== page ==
Riding Lessons for Horseless Equestrians

June 22, 2012 – When I first moved to Michigan, I left my mare in Texas because she was recovering from an injury.? I was lucky enough to find a riding lesson barn that focused on dressage with some??fence work.? I love trying something new, and it was refreshing to enjoy horses once a week minus the daily chores, especially while I was starting my new position at Michigan State.? It was also fun to ride a variety of horses, some babysitter hunters that could take me sailing over fences I wouldn’t dare jump on my own horse. All in all, I have had over a dozen riding instructors during my equestrian adventure that have represented different breeds and riding disciplines.? Some instructors have been inspiring and others not so much, but there is usually something to be learned from all of them.? As I get older, I appreciate an instructor that really makes me think long and hard after a lesson.? I also enjoy a relaxing and long warm up and cool down similar to my yoga classes.? I have instructed riding lessons since I was sixteen and at three different universities.? My broad range of instructors has helped mold my own teaching style.? I have a great appreciation for instructors that have the talent, communication skills and personality to teach riding effectively and enjoyably.

Watch this?sample lesson from the Certified Horseman Association.? I LOVE this instructor!

http://www.youtube.com/watch?v=QaOJjjxdYRI&feature=plcp Lesson Costs Lessons always seem expensive, ranging from $20 ? $70 at the average barn, depending on whether you are taking ? hour to 1 hour sessions, and if your lessons are private, semi- private (2 ? 3 students), or group (4 ? 6 students).?? While the cost may seem high compared to a Zumba or Yoga class, it is a bargain when you factor in the riding instructor?s expenses, including horses, facilities, and insurance (let alone their time and expertise!) Take your time when choosing a lesson program.?? Try to get referrals from other horse people in your area.?? Watch a lesson or two and take one private lesson before signing up for a longer program. As you are considering a riding program, follow these handy hints:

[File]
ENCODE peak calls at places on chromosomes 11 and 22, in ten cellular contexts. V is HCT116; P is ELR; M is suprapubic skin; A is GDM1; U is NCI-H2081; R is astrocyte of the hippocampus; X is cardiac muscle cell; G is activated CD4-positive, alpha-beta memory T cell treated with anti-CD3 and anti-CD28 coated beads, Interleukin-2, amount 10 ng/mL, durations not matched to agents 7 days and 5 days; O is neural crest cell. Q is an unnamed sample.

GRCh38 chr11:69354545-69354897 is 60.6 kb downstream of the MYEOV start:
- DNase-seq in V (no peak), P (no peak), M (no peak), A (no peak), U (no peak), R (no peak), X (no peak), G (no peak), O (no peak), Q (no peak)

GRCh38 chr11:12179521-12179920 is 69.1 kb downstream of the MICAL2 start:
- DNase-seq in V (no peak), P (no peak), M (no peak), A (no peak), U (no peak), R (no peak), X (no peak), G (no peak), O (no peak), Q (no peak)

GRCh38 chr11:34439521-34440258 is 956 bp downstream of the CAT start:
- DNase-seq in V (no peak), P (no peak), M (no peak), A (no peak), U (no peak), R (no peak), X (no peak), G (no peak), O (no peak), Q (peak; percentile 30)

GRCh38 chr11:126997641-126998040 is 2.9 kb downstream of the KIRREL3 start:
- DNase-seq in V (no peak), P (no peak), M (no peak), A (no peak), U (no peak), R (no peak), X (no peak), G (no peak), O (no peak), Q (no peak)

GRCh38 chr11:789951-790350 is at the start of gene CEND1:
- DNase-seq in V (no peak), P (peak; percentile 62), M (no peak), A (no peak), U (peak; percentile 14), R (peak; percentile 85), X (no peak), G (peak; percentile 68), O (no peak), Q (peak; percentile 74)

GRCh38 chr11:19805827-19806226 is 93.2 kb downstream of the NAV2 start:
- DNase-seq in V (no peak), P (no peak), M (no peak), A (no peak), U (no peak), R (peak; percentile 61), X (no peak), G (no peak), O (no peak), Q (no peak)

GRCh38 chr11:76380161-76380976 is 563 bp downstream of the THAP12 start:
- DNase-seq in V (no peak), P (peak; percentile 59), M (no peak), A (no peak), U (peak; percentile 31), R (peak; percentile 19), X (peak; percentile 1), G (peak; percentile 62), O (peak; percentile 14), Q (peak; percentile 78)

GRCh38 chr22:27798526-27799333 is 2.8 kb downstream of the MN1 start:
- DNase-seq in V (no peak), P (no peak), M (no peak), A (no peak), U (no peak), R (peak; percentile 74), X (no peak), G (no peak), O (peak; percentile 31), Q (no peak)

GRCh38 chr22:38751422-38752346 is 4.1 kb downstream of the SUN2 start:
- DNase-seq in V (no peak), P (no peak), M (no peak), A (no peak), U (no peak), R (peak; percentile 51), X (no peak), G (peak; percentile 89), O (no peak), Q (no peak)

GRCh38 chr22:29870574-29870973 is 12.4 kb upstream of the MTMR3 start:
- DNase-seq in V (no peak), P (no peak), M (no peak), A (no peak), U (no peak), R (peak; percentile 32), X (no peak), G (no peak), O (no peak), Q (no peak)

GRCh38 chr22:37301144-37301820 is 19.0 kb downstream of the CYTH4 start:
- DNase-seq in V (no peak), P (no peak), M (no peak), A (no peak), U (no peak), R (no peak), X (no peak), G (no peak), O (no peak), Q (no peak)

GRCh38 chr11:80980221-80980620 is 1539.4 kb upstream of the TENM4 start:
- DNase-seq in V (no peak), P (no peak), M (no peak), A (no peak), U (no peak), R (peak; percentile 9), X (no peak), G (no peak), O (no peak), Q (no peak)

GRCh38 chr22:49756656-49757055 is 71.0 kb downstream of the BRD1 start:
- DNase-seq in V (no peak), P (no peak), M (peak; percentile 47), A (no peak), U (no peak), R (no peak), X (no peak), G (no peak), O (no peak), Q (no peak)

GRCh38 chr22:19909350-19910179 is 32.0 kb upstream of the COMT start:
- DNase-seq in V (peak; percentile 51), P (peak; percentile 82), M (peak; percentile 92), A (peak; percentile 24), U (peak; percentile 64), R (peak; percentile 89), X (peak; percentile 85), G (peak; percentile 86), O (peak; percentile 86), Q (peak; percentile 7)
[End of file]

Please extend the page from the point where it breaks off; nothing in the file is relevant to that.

• find an instructor that suits your learning style and personality
  • find an instructor that fits your current? equestrian interest
  • make sure the facility is in good repair, with a well groomed fenced in riding arena
  • make sure the lesson horses are healthy, good-tempered, and well-trained to fit your level of riding expertise
  • stay away from riding programs that don’t require approved safety helmets – they may be lax in other safety?measures as well.

Ideally, your riding instructor should have?completed some?sort of instructor certification program.? The two most popular programs in the United States are:

Many riding programs have their own schooling shows for their ?horseless? students, and will offer opportunities to ?get dirty? if you want to just hang out and help with chores.? The best programs create a social and fun atmosphere for their students and ensure that the students grow in their equestrian pursuits.

If you have taken lessons, share your experiences in the comment section below as well as any advice you can give to choosing a good lesson program.

For more information, read the following article from discoverhorses.com Taking Riding Lessons. Dr. Christine Skelly is an extension specialist at Michigan State University where she founded and directs My Horse University, an online horse management education program.? Dr. Skelly developed the free online course Purchasing and Owning a Horse 101, in partnership with Discover Horses. Follow My Horse University on Facebook, Twitter and YouTube and take the free online course Purchasing and Owning a Horse 101.

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